Blessed by a total lack of anticipation for the launch of Lady Gaga’s first perfume Fame, I let serendipity do the job. I was going for Madly by Kenzo, but I sprayed this one instead.
It starts fruity, something between red fruits and pears, with pulp (it’s apricot, actually), but not too much. After not too long, a spice timidly comes out, and a light sweet side is added to it. Both parts are quite light, and are mounted on top of the fruits. And that’s when things become harder to decode, and with a certain amount of mystery. The spices lose the timid ruggedness they had when they came out, and become warmer, with something that is close to a coffee aroma, but not quite. The sweet side shows different facets as well: it’s something between honey and waffle, but at times it reminds of a non-sour orange.
There is a significant amount of florals in it. I didn’t feel them openly on the skin (on the blotter they are more present), but they’re likely to play a role in all this quirky behavior. And of course, in all this, the apricot side is also there all the time. In the end, the sweet side is reminiscent of vanilla, with still peaches in the background, and a very far hint of the pepper of the start.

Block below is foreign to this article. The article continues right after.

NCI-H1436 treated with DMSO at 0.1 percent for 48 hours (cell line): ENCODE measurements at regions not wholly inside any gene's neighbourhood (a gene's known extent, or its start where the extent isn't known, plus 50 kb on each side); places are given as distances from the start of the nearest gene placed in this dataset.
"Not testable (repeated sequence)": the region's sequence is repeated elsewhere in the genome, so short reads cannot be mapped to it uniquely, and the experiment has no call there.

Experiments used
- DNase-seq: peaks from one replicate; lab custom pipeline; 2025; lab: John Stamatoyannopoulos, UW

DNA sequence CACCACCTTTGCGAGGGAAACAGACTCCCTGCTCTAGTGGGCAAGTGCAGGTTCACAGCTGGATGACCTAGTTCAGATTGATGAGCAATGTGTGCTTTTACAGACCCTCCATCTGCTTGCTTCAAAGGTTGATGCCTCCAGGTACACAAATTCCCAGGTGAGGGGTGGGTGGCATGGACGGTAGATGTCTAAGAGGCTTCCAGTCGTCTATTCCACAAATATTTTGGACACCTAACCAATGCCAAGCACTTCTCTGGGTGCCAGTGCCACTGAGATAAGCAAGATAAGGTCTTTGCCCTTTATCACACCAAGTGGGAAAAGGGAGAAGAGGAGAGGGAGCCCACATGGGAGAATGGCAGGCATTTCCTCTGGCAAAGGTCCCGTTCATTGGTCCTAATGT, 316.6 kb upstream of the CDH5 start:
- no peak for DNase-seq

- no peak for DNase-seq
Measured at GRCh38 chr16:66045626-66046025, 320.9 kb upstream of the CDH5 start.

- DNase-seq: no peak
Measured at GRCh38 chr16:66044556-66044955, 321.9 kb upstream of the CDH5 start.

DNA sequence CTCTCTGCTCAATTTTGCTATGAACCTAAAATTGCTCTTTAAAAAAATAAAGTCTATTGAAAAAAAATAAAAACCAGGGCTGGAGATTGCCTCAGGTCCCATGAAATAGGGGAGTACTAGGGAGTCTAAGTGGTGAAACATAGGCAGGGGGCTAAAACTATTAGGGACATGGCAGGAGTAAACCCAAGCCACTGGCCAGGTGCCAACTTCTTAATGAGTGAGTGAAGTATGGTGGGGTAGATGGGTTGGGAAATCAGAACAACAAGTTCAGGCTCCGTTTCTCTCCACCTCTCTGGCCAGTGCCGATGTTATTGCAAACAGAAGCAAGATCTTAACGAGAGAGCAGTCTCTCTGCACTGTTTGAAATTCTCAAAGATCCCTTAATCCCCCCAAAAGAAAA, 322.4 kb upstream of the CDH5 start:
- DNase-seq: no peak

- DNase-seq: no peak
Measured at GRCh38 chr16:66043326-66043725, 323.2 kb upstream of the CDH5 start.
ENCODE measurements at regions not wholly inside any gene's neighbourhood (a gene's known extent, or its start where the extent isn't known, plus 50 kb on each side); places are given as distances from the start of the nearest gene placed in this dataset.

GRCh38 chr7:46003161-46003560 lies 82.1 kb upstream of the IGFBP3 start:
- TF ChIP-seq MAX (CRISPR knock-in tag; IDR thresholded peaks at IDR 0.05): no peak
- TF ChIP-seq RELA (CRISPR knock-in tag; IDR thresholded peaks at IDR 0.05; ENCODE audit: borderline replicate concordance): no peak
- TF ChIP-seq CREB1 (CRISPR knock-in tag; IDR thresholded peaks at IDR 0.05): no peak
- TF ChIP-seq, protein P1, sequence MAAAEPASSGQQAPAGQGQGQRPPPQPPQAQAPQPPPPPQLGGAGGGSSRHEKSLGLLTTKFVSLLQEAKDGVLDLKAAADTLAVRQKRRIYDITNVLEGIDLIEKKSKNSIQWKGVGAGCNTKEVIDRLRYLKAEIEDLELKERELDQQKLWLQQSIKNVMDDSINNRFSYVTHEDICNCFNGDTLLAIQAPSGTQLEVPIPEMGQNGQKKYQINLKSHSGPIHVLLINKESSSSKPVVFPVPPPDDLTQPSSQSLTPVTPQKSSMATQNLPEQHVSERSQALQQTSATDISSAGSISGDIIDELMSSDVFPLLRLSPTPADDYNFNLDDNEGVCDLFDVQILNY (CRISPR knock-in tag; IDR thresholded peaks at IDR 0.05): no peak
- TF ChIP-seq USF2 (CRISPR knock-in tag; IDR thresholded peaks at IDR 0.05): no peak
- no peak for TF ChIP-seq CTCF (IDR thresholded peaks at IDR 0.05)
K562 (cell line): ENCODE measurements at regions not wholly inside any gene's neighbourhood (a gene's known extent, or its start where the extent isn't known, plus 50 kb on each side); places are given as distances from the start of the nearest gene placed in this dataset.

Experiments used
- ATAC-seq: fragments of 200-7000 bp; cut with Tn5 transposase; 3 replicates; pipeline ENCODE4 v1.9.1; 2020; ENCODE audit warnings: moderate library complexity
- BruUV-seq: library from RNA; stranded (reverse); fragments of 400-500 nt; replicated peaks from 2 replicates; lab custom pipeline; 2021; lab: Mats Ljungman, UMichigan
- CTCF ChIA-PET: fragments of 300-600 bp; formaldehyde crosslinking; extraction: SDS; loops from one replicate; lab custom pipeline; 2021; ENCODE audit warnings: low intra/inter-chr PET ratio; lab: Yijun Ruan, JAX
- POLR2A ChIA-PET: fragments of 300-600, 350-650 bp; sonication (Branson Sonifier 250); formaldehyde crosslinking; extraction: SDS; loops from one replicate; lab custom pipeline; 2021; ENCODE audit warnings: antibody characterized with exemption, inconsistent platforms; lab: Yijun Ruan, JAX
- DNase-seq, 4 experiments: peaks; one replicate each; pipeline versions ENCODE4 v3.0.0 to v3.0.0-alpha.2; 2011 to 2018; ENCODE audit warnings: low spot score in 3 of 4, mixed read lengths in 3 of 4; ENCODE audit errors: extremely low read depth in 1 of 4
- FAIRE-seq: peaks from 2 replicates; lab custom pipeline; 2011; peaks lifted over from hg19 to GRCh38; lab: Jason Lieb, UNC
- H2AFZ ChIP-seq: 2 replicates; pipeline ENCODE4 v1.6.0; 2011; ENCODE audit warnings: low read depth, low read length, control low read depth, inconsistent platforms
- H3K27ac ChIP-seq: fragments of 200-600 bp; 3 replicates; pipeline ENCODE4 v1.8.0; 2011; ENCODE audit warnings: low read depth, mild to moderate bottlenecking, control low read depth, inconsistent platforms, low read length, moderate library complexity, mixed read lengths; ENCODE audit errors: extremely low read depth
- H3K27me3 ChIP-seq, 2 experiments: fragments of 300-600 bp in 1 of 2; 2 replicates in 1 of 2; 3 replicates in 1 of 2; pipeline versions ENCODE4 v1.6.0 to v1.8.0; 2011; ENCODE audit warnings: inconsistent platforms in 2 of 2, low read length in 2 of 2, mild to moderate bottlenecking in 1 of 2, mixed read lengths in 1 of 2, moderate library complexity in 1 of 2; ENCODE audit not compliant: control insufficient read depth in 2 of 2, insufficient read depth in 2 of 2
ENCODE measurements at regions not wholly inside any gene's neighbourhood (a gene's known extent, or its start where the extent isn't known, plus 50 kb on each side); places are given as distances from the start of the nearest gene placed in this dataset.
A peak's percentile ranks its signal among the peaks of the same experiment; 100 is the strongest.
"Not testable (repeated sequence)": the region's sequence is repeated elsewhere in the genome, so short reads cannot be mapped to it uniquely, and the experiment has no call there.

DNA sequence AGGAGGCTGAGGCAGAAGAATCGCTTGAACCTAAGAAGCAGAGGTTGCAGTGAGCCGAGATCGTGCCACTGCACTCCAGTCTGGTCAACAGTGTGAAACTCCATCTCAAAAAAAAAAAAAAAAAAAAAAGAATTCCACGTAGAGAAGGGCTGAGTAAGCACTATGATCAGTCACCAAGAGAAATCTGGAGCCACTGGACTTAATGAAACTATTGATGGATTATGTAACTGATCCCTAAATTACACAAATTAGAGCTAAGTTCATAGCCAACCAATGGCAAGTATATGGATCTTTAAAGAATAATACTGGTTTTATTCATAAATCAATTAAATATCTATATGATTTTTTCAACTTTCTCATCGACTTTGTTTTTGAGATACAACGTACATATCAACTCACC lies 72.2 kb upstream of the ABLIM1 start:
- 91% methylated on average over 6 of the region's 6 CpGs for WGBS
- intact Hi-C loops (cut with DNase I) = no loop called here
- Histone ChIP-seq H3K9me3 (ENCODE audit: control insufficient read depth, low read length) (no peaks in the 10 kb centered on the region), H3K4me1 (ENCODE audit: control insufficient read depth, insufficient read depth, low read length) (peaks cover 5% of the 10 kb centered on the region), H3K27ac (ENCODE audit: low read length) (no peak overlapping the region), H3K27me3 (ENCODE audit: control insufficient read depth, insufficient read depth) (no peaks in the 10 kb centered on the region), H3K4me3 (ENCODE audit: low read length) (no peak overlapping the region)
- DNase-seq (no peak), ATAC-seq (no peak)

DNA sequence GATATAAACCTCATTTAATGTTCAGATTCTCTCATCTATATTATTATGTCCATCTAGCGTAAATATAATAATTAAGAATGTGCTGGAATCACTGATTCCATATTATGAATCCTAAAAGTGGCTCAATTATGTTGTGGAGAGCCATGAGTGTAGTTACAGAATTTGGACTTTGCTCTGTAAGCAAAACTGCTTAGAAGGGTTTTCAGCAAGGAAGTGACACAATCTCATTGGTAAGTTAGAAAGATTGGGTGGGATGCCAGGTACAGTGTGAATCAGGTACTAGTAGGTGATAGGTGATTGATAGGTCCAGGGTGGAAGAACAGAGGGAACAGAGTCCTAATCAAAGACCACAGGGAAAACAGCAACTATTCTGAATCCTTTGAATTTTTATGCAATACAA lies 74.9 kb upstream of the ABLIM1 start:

Reportedly, the initial idea that Lady Gaga had for her first frag was something that would smell of blood and semen. The outcome however has been – unfortunately, considering the starting point – quite different. Fame perfume is good and interesting and complex in its simplicity, but it’s also quite conventional. That wouldn’t be a problem, if it wasn’t for the contrast with Lady Gaga’s image. Indeed, reading a couple of quotes from press releases, it seems like that the coolest thing about Fame perfume is the fact that the liquid is black, but when you spray it, it becomes transparent. If only the smell was as groundbreaking as the technology that made it black…
Its ever-changing notes constantly remind of something you knew from before in real life, without quite being the same. Yet another easy metaphor of fame?